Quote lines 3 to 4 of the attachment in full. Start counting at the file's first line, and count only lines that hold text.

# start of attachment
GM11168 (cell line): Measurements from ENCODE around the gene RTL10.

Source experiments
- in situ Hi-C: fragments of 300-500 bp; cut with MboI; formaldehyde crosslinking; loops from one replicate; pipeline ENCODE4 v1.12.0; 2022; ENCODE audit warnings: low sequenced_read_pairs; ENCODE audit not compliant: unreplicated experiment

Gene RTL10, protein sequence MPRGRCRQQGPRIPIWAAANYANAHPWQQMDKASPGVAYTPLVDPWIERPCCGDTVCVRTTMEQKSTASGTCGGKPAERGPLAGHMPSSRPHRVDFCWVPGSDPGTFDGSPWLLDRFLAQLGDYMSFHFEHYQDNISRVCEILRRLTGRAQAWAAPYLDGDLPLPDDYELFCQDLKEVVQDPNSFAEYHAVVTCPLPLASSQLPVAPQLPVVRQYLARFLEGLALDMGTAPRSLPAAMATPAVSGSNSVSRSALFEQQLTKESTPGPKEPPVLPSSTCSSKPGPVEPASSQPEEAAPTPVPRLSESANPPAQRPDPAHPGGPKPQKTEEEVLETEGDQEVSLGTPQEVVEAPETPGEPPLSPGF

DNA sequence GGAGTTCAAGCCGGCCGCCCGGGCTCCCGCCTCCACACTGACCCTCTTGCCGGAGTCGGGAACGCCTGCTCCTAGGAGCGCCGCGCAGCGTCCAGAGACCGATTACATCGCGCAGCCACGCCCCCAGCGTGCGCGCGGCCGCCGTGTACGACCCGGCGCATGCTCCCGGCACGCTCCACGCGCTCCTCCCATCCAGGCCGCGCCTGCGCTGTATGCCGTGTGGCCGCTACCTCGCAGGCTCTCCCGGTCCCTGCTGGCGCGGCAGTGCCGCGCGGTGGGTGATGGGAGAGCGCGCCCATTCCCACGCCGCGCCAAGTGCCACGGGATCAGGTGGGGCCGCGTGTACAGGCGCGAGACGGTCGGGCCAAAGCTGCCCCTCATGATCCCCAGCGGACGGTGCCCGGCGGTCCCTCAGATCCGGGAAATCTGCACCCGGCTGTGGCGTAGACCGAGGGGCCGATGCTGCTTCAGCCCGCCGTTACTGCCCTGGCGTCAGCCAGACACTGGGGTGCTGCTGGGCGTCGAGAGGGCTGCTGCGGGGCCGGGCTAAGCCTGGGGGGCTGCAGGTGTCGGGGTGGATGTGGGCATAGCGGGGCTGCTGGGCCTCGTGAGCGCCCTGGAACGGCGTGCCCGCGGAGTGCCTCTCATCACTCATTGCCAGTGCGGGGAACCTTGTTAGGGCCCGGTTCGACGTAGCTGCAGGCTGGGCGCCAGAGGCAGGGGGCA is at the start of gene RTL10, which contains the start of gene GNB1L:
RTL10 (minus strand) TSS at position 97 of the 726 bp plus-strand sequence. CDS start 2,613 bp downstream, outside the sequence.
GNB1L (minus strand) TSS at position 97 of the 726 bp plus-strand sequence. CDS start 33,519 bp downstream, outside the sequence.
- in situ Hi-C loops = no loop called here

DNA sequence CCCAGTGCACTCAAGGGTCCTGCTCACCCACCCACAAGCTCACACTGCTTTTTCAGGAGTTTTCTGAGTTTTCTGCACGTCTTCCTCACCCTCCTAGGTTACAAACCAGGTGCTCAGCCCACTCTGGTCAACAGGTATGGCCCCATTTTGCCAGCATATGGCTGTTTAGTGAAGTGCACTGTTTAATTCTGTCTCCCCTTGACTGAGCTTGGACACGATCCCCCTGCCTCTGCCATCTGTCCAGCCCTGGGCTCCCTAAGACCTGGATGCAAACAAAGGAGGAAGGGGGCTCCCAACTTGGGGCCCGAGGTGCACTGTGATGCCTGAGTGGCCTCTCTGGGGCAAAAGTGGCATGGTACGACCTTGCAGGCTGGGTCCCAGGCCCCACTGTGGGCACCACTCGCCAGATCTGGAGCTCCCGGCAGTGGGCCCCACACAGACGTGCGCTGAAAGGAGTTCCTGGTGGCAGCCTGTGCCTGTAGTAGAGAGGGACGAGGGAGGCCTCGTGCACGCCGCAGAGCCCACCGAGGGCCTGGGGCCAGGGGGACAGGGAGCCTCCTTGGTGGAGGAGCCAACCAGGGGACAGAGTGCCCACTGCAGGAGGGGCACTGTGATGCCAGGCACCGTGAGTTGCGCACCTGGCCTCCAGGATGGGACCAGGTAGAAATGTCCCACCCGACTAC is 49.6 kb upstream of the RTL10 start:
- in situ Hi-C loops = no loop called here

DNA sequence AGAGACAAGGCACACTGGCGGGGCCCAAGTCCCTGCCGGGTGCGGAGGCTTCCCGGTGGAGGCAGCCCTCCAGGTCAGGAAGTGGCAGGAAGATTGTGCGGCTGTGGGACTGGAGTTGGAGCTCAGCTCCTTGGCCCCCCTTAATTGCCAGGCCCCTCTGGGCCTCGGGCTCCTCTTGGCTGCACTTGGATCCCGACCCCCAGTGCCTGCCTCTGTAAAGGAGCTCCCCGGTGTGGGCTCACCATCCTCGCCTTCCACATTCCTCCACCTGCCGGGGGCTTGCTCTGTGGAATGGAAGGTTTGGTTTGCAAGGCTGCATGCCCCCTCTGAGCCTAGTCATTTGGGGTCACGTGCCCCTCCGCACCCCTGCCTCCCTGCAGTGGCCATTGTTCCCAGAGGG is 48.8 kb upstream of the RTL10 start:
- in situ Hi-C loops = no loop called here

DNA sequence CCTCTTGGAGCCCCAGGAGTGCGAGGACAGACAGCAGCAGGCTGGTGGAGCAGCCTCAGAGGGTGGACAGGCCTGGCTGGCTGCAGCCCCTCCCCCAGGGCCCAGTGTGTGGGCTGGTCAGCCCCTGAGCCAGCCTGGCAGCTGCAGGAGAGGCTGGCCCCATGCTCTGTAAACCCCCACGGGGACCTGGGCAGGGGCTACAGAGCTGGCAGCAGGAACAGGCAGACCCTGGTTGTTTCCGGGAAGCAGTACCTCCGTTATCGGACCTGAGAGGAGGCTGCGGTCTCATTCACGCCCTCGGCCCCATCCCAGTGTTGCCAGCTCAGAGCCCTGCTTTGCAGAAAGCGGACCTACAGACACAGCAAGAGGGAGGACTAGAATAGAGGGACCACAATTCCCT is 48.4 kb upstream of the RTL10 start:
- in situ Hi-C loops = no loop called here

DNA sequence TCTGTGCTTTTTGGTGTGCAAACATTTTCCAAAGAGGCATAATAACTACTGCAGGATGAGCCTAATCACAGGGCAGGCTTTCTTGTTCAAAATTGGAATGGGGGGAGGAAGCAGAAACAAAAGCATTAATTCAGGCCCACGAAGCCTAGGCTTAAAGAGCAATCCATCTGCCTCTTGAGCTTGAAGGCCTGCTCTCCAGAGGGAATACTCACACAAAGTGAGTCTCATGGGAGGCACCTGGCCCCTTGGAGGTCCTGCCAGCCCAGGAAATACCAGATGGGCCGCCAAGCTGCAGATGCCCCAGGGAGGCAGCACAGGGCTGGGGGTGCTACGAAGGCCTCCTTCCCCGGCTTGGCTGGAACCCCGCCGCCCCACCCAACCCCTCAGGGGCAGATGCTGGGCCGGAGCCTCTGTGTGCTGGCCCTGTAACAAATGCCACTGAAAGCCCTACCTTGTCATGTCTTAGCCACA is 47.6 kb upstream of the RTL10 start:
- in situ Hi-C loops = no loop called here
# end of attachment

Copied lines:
- in situ Hi-C: fragments of 300-500 bp; cut with MboI; formaldehyde crosslinking; loops from one replicate; pipeline ENCODE4 v1.12.0; 2022; ENCODE audit warnings: low sequenced_read_pairs; ENCODE audit not compliant: unreplicated experiment

Gene RTL10, protein sequence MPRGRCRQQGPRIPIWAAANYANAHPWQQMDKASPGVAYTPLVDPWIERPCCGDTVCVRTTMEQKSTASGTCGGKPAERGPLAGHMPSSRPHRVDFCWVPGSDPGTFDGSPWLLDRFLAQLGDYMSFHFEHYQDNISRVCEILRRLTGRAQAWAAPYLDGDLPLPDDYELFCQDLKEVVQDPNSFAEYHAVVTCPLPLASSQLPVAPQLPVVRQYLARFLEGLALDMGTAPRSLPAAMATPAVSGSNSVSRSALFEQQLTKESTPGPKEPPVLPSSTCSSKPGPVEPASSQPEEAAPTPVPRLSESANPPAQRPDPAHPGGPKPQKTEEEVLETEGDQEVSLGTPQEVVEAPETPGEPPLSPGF